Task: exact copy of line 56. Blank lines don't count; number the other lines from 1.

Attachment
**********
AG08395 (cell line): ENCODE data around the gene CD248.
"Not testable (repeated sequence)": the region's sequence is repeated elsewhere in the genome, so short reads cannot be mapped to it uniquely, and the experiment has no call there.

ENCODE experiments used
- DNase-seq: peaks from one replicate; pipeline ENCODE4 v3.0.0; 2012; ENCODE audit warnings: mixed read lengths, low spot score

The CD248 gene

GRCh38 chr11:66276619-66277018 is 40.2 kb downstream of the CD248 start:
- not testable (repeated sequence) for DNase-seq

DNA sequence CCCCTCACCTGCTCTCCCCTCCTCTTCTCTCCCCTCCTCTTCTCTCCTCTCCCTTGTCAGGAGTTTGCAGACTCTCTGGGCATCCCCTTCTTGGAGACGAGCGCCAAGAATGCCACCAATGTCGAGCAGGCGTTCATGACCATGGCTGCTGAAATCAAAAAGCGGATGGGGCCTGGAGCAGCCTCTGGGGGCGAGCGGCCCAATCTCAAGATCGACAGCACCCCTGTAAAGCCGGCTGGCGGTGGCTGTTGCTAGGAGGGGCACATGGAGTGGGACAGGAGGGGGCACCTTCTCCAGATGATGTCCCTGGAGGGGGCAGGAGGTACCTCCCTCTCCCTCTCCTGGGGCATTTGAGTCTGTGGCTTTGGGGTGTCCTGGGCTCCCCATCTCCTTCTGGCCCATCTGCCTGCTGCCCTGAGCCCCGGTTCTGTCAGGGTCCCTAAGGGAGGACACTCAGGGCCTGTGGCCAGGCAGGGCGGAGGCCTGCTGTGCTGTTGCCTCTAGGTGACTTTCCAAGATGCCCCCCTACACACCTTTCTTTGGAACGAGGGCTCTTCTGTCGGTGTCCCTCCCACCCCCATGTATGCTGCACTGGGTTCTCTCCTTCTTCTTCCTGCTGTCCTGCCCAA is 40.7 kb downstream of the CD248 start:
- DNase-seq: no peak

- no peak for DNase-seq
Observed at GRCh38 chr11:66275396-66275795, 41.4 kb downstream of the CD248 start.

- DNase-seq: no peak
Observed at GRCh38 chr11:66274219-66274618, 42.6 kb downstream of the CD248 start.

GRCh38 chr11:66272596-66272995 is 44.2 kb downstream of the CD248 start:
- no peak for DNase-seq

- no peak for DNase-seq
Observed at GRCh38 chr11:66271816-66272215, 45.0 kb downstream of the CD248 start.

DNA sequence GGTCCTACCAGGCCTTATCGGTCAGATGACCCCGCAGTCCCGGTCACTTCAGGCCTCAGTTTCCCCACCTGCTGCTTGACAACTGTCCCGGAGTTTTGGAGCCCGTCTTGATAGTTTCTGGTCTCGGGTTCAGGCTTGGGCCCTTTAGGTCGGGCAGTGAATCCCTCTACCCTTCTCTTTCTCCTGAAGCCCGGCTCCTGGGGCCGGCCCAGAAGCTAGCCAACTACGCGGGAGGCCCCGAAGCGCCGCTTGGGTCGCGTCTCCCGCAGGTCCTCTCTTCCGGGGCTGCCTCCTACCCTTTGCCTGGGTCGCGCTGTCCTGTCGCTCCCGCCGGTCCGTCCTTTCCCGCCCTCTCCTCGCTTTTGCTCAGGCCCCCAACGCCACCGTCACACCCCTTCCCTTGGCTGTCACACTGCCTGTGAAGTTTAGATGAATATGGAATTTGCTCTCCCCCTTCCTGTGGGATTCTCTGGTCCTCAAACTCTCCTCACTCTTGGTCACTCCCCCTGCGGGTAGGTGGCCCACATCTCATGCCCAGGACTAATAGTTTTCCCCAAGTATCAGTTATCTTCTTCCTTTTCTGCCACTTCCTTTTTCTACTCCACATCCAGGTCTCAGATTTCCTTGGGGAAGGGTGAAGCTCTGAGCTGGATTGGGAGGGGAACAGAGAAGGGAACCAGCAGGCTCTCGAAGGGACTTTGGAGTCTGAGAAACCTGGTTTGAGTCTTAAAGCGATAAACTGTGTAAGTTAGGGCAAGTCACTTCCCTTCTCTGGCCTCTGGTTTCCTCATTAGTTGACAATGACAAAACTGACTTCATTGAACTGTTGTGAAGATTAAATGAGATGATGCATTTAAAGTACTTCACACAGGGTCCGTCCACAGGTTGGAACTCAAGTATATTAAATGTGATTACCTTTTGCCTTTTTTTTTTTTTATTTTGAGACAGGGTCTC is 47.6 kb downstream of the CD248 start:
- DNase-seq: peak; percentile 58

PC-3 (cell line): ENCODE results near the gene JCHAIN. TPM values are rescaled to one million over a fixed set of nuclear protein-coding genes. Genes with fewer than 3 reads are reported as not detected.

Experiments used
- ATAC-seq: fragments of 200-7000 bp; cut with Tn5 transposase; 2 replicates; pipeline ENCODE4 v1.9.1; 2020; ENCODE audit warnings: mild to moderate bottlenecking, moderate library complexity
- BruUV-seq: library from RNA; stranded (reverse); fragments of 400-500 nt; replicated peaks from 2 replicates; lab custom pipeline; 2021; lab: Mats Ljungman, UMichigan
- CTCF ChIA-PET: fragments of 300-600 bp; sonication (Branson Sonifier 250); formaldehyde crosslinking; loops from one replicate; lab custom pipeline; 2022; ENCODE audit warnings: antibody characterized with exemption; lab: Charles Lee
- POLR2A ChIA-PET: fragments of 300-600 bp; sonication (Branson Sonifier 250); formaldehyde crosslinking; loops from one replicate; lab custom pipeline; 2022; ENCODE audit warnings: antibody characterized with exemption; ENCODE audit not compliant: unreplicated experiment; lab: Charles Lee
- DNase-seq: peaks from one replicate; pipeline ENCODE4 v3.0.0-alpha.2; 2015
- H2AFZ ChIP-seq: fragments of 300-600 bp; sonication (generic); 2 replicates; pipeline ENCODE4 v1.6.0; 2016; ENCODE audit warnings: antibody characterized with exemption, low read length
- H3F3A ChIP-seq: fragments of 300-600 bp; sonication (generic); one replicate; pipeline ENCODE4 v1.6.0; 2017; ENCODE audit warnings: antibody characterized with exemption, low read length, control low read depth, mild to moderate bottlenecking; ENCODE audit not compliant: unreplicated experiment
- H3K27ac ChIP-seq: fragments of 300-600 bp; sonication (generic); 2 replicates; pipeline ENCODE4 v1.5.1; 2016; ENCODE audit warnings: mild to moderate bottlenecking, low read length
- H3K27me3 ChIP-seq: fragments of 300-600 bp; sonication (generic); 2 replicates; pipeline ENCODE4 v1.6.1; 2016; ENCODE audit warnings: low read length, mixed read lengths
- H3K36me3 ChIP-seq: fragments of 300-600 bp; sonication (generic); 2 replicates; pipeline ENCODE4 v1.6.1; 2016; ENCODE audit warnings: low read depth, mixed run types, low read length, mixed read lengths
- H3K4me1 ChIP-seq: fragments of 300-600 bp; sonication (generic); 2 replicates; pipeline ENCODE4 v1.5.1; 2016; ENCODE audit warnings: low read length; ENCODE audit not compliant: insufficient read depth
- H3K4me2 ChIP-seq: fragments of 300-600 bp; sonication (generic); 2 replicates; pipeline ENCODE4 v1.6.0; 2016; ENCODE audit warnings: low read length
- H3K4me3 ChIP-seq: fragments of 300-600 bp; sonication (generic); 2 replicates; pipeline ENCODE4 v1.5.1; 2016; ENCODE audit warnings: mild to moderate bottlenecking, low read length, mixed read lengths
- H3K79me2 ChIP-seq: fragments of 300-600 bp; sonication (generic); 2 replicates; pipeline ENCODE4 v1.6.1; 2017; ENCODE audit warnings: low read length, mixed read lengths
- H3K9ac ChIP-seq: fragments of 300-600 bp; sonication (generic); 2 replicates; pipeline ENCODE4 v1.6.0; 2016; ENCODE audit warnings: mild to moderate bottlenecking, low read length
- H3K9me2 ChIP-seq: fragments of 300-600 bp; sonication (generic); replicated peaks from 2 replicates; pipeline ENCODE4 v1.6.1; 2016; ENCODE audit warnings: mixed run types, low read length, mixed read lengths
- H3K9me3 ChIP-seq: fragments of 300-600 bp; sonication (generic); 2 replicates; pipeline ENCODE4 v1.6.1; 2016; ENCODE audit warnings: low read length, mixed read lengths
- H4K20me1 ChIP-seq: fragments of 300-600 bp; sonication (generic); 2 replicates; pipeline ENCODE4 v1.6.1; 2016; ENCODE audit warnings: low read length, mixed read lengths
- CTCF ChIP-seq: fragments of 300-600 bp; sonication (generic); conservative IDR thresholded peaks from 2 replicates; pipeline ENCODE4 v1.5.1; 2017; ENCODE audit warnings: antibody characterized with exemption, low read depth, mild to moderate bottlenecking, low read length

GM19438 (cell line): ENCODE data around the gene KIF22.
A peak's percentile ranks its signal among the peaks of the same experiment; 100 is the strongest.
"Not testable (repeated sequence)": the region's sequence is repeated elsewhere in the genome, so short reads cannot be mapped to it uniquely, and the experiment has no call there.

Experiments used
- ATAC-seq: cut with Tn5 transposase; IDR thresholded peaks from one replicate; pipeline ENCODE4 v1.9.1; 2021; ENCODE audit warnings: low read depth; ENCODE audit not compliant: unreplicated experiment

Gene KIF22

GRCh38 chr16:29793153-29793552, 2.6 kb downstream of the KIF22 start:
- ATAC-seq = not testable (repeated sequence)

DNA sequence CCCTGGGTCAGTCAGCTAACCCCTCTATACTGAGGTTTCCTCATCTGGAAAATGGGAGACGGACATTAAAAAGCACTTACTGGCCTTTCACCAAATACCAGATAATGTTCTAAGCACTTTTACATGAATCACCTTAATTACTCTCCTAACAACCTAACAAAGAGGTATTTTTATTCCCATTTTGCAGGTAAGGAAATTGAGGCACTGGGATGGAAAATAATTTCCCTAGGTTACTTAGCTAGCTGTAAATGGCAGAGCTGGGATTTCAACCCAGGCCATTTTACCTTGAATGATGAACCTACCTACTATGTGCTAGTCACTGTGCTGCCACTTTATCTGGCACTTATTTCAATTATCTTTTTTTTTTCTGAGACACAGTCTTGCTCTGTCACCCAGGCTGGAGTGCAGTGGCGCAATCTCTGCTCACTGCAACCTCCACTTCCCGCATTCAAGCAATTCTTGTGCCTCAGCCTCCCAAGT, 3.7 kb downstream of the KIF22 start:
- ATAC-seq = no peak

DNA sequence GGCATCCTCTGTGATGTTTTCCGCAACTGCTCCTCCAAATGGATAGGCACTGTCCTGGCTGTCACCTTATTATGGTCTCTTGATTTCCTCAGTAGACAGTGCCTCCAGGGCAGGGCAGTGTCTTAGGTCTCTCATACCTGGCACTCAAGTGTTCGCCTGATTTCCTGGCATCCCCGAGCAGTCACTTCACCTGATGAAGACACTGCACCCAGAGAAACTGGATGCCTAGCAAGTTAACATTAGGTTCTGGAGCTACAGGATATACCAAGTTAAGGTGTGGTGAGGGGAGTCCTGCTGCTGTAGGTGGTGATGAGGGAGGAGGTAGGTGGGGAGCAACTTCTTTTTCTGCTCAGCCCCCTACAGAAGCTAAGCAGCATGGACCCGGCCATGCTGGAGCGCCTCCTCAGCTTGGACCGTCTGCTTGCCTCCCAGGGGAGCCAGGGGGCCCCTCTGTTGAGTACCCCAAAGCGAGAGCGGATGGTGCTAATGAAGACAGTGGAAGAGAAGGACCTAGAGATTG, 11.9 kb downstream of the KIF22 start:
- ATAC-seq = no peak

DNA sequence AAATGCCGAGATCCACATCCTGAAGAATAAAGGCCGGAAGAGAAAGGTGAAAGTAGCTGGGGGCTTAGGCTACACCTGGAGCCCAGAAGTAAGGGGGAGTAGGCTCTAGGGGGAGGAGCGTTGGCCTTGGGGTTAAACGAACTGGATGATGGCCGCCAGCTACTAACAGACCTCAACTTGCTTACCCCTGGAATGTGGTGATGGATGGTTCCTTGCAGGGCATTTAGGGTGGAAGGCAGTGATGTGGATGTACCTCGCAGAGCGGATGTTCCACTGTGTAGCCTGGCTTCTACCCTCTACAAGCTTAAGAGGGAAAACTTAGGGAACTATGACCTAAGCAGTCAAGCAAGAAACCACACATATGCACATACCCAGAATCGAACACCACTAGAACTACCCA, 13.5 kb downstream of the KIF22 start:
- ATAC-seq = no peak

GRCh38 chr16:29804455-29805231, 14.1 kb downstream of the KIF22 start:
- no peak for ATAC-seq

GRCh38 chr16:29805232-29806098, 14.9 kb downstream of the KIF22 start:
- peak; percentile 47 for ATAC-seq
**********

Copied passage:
- no peak for ATAC-seq